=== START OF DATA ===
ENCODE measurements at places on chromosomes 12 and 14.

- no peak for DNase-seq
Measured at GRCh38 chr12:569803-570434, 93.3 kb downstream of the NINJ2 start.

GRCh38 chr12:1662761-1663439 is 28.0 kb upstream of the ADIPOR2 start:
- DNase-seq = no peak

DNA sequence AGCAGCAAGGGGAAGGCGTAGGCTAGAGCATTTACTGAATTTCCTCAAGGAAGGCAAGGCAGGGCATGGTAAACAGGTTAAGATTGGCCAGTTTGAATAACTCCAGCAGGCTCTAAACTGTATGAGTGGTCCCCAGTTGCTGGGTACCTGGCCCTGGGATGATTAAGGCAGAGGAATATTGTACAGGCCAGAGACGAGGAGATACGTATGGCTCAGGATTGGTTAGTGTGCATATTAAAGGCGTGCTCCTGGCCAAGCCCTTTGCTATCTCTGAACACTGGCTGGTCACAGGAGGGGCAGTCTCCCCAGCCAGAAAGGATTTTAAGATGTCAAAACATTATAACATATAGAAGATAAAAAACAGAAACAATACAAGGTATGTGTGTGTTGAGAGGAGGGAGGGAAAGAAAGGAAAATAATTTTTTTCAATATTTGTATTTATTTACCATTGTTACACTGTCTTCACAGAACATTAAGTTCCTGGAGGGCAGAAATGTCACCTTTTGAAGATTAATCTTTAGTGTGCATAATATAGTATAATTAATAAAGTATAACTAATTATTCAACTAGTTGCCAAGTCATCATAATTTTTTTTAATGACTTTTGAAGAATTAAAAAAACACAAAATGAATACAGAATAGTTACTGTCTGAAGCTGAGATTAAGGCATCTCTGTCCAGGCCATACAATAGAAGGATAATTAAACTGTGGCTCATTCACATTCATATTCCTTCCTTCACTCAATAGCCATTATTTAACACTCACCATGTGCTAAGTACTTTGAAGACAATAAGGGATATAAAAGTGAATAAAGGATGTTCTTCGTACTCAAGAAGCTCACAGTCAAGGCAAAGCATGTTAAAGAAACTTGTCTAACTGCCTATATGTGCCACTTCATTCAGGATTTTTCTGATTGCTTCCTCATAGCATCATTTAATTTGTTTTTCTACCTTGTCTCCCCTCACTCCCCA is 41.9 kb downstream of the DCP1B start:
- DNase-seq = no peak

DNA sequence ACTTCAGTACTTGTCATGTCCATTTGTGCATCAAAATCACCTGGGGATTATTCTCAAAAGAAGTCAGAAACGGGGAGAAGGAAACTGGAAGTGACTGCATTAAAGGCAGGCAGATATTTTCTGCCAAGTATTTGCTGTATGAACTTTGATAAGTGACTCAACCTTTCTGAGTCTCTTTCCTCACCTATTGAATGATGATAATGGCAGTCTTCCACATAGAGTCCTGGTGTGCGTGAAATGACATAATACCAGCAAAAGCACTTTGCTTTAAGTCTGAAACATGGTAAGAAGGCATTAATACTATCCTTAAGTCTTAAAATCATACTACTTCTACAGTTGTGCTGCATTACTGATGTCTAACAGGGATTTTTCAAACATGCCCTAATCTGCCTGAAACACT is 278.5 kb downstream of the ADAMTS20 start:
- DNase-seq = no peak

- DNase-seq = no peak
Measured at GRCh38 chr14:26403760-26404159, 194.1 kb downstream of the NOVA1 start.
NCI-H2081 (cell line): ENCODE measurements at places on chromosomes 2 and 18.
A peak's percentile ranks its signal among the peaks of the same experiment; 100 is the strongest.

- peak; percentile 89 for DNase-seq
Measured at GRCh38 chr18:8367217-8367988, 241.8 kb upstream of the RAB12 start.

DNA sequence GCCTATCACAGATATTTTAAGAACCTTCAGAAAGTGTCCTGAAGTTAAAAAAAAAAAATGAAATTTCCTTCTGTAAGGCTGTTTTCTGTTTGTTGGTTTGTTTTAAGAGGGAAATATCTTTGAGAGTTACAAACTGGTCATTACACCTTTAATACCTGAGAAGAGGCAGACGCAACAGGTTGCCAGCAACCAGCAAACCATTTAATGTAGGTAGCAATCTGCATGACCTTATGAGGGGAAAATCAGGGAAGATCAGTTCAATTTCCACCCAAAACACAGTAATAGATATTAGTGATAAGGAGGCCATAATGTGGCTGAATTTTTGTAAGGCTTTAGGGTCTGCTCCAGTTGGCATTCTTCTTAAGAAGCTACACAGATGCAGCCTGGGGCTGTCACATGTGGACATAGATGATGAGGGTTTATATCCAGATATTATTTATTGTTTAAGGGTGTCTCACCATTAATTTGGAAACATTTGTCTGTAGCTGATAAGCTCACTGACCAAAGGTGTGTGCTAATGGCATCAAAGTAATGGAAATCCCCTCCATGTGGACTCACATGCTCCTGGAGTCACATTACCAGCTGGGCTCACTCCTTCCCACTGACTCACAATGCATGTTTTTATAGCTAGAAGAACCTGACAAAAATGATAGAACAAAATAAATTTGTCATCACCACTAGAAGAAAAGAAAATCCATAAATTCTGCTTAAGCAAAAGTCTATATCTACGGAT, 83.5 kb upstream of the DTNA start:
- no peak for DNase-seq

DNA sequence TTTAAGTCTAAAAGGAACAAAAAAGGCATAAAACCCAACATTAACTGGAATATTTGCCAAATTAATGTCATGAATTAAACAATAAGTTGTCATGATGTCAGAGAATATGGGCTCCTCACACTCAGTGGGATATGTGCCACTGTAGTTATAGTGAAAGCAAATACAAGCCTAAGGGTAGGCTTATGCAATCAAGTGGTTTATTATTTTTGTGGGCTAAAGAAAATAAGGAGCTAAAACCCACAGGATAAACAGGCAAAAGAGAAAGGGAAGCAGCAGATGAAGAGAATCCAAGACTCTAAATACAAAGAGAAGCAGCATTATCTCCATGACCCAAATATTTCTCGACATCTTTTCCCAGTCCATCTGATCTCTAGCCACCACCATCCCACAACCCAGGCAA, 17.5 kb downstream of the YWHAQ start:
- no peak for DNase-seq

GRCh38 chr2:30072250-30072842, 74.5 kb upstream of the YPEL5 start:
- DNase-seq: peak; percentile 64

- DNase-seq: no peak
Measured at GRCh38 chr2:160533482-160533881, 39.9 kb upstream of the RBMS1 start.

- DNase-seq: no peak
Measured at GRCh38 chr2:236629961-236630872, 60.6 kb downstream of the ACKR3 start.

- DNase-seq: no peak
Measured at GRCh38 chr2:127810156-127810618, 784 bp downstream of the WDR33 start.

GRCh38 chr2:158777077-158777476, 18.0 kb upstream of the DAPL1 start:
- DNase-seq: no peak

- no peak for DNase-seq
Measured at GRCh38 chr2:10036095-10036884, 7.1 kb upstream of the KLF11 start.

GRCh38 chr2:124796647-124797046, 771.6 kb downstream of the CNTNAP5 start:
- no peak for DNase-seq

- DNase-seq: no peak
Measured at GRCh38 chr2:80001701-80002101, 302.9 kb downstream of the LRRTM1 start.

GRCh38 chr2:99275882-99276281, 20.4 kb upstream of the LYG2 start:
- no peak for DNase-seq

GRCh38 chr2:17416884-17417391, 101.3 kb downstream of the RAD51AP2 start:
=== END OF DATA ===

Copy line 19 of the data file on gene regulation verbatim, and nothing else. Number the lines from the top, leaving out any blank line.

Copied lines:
- no peak for DNase-seq